Having a large surplus of water power to dispose of and never having been asked by the trustees to furnish power for the electric lights for this village, we make the following offer: We will furnish all the lights needed in the streets of the village of St. Johnsbury as follows, viz., 20 arc lights of nominal 2000 candle power each for $1000 per year. All further lamps needed to properly light the streets at $45 each, per year. The light generated to be equal in every respect to the light of the Thomson-Houston company of the same capacity so called. The contract to run no less than three years. The time and manner of running the lights to be the same as called for in the alleged contract between the trustees and Thomson-Houston company. if 34 lamps are needed we will furnish them all for the first year for $1200. We are prepared to furnish suitable bond if contract is awarded us.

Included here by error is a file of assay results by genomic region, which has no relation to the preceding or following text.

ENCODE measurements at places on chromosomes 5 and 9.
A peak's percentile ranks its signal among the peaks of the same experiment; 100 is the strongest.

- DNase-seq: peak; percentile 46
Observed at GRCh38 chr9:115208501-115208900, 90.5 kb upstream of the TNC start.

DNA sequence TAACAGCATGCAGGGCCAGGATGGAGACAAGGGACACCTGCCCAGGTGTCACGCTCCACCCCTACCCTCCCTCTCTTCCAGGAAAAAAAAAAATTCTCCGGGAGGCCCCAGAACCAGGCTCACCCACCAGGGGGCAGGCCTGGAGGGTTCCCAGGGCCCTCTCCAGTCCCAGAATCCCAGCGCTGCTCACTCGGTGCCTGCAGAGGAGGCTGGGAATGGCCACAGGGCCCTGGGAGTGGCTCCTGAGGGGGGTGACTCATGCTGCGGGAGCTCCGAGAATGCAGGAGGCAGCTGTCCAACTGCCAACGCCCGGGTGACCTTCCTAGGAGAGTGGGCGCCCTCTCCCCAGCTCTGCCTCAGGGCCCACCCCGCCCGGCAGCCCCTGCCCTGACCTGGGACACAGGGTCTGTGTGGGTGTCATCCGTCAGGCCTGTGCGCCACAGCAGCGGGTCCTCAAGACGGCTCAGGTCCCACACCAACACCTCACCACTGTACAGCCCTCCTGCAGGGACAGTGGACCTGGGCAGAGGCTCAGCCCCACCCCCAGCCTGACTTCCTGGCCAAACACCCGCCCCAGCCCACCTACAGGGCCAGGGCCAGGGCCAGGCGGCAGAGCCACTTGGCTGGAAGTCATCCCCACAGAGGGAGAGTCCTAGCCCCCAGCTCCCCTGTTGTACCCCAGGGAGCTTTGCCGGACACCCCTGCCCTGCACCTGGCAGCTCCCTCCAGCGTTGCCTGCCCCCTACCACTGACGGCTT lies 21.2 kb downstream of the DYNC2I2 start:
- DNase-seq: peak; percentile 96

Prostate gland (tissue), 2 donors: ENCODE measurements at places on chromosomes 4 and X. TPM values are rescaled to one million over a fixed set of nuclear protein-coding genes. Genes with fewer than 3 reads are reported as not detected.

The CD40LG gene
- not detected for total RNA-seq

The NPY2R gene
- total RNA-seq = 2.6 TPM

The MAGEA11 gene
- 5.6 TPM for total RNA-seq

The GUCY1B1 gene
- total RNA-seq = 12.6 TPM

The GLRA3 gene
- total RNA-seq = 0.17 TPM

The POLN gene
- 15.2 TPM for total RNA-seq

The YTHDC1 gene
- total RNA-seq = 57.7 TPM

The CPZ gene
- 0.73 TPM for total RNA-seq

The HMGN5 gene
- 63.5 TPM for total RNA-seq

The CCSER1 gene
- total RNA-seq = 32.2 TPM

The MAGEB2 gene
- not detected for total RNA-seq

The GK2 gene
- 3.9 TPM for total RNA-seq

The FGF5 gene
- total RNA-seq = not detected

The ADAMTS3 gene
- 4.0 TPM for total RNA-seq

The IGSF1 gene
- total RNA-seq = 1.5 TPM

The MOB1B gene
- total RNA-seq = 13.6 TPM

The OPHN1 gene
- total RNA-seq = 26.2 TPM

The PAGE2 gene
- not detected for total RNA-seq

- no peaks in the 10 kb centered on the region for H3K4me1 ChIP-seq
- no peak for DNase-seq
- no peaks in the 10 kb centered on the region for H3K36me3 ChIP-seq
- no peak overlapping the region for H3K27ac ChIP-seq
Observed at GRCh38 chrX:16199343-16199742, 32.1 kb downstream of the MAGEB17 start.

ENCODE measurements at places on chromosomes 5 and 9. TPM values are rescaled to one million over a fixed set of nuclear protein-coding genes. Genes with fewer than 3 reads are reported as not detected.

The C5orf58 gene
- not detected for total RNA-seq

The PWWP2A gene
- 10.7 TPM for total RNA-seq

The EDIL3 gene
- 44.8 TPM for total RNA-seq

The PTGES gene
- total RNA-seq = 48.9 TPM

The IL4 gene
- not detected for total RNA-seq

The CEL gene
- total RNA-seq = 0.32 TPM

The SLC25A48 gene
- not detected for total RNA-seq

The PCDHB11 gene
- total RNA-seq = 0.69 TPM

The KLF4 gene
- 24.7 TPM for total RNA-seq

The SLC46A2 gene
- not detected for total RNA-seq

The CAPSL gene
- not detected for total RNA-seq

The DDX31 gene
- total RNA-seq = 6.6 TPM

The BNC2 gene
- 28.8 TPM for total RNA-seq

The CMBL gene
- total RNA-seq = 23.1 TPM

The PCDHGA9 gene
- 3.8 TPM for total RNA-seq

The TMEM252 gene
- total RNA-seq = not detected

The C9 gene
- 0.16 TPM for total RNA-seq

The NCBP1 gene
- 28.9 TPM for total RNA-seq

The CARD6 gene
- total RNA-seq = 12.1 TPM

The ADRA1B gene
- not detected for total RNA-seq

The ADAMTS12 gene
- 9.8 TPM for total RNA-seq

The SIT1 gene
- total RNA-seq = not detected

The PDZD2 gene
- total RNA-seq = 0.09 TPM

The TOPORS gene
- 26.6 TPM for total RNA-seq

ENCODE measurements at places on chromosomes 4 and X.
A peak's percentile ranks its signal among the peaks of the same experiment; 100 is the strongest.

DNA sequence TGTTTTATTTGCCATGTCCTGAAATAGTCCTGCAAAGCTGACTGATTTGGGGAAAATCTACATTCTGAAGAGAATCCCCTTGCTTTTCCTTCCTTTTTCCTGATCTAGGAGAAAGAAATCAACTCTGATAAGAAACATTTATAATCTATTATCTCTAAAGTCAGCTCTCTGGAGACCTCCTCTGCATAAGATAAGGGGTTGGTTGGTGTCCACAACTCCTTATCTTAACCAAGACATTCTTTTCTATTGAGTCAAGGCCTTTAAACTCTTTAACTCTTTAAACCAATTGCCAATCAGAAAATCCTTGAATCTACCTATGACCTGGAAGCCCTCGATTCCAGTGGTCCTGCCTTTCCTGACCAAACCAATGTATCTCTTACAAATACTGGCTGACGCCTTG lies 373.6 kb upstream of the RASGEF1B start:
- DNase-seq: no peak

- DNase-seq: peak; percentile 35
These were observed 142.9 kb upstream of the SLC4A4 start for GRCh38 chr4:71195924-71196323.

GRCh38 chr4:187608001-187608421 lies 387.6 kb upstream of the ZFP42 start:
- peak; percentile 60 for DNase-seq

Judge Ross advocated for a committee to evaluate the options, but Senator Bates‘ argument that “Whenever anything has been done some cynic will say that it ought to have been different or that he could have done it better. Let’s move along and do something. This contract is better than the rest of the towns have got and it is a short-sighted policy not to ratify it.” carried the day as the vote was overwhelmingly in favor (301 to 80) to ratify the contract with Thomson-Houston. The Jan. 3, 1889 edition of the Caledonian also included a letter from E. T. & H. K. Ide, reproduced below.
Although the Ides’ proposal was late and they may not have had the political connections needed, the water power eventually did provide power to the town. After the mill was destroyed by fire in 1904, the water power was sold to St. Johnsbury Electric Company for the handsome sum of $15,000 and Green Mountain Power operates a hydroelectric plant there to this day.
LETTER FROM E. T. & H. K. IDE.
Their Offer of Village Lighting Still Open
To The Editor of the Caledonian:
We understand that there are some people who believe (or pretend to believe) that we are not in a condition to furnish electric lighting to the village of St. Johnsbury, and that our offer, made the 27th of December, was not intended for acceptance but only for effect on that meeting. In view of the above we desire to submit the following statement: